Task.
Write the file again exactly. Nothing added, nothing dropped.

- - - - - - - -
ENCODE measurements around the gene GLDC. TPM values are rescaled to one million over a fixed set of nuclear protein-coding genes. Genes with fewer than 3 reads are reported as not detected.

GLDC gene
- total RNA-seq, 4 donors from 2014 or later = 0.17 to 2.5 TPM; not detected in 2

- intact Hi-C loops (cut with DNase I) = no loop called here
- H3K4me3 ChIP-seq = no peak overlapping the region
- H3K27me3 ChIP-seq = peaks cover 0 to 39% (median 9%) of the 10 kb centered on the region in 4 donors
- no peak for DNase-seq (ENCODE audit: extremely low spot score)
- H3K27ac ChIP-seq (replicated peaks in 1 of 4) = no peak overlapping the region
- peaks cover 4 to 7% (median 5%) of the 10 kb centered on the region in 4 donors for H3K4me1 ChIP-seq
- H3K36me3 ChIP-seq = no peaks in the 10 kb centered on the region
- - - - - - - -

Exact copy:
ENCODE measurements around the gene GLDC. TPM values are rescaled to one million over a fixed set of nuclear protein-coding genes. Genes with fewer than 3 reads are reported as not detected.

GLDC gene
- total RNA-seq, 4 donors from 2014 or later = 0.17 to 2.5 TPM; not detected in 2

- intact Hi-C loops (cut with DNase I) = no loop called here
- H3K4me3 ChIP-seq = no peak overlapping the region
- H3K27me3 ChIP-seq = peaks cover 0 to 39% (median 9%) of the 10 kb centered on the region in 4 donors
- no peak for DNase-seq (ENCODE audit: extremely low spot score)
- H3K27ac ChIP-seq (replicated peaks in 1 of 4) = no peak overlapping the region
- peaks cover 4 to 7% (median 5%) of the 10 kb centered on the region in 4 donors for H3K4me1 ChIP-seq
- H3K36me3 ChIP-seq = no peaks in the 10 kb centered on the region